The Ford S-Max is a practical and stylish seven-seater MPV that’s great to drive and well-equipped, even in its most basic trim levels. If it’s the car you’ve set your heart on, you’ll need to choose what colour you’d like – your decision will impact ease of resale and frequency of cleaning, so it’s worth getting right.
The S-Max comes in two standard hues, six metallic and mica shades and one Special colour in all. If you’re sold on this spacious family car, put the Ford S-Max in our car configurator to see how much carwow could help you save. See our car paint types guide to learn the differences between standard, metallic and special paint types.
Blazer Blue – £0
This is an attractive, deep navy blue that’s unlikely to offend anyone. It’s so dark it’s almost black, so is a smart choice for concealing dirt. What’s more, blue is a perennially popular shade – indeed it’s one of the most favoured colours after monochrome, so reselling shouldn’t present you with many hold-ups.
Frozen White – £250
This is a bright, fresh white. White consistently tops surveys of most sought-after vehicular hues so, once you want to sell on, a buyer should present themselves quickly. The only downside is that cleaning will have to take place pretty regularly to keep a white S-Max in spotless condition.
Metallic and mica colours
Deep Impact Blue – £545
This is one of the S-Max’s more vibrant shades and is certainly brighter than the Blazer Blue, though it’s still not what you’d call garish. As a mid-spectrum shade, it should do an average job of hiding dirt between washes. Again, the popularity of blue as a car paint means selling it on is likely to be hassle-free. This shade isn’t available on top-spec Titanium Sport models for reasons known only to Ford.
Moondust Silver – £545
This smart, desirable silver looks elegant and often comes near the top of buyers’ favourite car colours. There should be no negative impact on resale potential with this hue. Being a lighter silver, it’ll start to show up dirt fairly quickly so you’ll need to keep on top of the cleaning.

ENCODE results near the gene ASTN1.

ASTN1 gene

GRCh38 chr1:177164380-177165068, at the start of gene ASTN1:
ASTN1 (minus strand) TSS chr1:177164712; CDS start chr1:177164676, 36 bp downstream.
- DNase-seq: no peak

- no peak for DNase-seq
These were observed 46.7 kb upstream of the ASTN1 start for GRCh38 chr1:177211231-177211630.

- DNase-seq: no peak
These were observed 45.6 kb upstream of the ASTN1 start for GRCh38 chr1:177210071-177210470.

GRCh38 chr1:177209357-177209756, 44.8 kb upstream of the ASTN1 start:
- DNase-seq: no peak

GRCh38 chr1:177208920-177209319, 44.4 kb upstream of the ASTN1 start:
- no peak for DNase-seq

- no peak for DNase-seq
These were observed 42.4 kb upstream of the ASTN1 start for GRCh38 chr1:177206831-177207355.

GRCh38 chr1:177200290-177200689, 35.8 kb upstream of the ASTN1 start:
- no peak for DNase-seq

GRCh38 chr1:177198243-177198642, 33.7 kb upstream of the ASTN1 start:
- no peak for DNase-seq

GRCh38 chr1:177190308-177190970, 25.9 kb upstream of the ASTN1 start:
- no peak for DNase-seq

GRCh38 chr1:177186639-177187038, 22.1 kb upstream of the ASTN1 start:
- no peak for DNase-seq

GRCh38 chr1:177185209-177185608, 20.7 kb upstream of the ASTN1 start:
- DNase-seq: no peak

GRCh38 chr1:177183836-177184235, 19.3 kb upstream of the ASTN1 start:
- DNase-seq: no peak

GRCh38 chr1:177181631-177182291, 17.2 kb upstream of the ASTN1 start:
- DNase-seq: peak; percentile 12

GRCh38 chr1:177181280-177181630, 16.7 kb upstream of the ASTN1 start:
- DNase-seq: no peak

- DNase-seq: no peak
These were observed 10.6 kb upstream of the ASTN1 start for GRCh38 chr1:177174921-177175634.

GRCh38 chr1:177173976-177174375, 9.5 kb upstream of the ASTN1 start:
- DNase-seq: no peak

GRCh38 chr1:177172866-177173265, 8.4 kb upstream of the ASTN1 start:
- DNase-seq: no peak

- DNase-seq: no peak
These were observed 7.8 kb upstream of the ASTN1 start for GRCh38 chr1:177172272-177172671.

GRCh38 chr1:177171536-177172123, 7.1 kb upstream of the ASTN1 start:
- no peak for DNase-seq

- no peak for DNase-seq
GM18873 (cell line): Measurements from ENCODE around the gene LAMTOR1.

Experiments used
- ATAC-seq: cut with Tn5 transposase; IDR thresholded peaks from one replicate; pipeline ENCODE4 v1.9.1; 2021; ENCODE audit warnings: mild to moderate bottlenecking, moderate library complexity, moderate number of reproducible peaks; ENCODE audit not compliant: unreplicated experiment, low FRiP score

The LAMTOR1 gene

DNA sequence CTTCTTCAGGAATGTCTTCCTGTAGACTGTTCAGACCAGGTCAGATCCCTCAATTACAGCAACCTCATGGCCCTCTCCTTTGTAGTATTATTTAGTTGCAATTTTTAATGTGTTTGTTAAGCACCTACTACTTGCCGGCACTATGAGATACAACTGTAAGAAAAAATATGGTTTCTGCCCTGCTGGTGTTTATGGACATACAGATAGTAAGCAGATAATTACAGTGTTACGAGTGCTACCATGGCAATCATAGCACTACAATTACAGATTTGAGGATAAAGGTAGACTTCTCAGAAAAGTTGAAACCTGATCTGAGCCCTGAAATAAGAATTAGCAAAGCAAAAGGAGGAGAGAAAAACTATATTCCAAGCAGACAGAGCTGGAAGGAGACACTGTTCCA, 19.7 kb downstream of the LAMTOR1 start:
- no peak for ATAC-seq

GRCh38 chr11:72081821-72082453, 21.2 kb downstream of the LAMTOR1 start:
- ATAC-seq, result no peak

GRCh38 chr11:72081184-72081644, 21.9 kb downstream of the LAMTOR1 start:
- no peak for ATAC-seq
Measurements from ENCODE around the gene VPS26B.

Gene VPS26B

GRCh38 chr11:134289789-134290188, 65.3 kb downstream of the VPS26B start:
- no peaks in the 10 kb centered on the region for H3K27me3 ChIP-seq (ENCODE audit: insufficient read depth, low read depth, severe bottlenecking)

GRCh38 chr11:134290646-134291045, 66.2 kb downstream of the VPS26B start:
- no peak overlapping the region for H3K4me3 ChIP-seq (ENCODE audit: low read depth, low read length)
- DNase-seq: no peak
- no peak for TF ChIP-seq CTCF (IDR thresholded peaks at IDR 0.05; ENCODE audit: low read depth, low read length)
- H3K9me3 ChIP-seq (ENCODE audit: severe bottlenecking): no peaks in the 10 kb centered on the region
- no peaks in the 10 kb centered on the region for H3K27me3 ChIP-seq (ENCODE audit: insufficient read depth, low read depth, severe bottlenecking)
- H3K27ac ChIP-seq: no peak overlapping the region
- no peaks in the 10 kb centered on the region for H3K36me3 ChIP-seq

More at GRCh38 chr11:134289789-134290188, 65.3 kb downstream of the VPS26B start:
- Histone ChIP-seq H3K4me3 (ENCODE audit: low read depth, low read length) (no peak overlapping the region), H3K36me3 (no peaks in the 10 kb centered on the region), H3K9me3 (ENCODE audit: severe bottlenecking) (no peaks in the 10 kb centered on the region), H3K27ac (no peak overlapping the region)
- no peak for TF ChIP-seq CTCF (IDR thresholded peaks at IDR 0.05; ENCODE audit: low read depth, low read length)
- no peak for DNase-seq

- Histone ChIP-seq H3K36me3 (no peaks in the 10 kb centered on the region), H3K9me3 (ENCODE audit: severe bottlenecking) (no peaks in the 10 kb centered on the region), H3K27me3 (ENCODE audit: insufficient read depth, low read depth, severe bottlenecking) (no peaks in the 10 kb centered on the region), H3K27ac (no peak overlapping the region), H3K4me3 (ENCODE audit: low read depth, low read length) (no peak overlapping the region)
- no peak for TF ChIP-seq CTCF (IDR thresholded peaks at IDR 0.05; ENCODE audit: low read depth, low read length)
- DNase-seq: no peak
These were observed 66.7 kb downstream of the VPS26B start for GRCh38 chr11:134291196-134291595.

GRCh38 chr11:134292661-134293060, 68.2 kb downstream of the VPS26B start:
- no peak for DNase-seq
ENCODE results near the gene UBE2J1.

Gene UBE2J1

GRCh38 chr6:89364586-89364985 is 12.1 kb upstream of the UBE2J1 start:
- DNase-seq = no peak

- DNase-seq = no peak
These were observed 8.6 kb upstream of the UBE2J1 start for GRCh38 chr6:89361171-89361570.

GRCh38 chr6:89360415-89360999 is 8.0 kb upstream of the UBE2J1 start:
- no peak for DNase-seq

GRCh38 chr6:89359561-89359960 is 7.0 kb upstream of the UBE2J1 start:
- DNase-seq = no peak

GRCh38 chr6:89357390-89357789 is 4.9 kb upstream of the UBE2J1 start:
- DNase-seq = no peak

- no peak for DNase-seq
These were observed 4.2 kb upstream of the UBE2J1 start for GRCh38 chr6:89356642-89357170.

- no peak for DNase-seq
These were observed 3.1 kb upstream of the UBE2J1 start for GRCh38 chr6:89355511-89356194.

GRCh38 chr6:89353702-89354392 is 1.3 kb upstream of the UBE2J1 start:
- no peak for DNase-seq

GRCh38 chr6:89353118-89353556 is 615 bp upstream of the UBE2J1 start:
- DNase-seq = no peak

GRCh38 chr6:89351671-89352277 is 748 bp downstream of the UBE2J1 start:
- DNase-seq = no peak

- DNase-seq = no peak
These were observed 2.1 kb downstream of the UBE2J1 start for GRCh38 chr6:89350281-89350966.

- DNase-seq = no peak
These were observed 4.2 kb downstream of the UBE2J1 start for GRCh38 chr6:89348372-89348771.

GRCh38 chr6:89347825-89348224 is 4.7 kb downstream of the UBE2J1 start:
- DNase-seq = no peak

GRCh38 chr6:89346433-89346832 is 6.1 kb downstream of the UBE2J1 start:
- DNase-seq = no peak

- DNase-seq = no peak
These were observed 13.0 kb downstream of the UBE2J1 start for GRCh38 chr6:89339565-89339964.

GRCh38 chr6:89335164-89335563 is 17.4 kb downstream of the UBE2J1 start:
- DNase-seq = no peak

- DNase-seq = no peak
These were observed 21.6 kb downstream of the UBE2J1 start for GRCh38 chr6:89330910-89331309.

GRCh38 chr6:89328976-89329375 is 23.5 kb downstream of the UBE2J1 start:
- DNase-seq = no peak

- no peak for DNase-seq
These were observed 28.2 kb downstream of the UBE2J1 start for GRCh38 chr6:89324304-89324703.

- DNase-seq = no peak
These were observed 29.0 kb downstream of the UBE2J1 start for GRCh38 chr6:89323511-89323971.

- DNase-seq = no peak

Magnetic – £545
This shade is a deep metallic grey and is a fair bit darker than the Moondust Silver, so ought to do a better job of concealing grubbiness – handy if you cover lots of motorway miles. It’s also another smart and well-liked hue that should have used buyers queuing up when it’s time for it to change hands.
Shadow Black – £545
Black is well-liked by drivers across the UK, meaning this sleek pitch black won’t give you any resale hassles. Black, however, isn’t great at concealing grime and you’ll need to be wary of cheaper car washes, which can leave ugly swirl patterns behind.
Guard – £675
Charcoal grey might not sound the shiniest of colours, but this shade is actually rather sleek and glossy. Grey always sells well after black and white, so you should face no problems on the reselling front. Another smart reason for choosing it is that this colour should hide grime for pretty lengthy periods.
Metalicious – £675
This is a pale olive shade that manages to be distinctive without being outlandish. It might not be for everyone, so selling it to the used market might take a little longer than other colours. It ought to offer dirt a hiding place for longer than paler shades, however, if not as long as darker ones.
Ruby Red – £825
This is a relatively colourful, distinctive shade with pink tones that stays the right side of garish. While monochrome models generally sell faster, that shouldn’t affect the speed of selling on a Ruby Red S-Max too much – just don’t expect to recover the price of this shade. In terms of how long you can get away between washes, this shade should perform fairly averagely.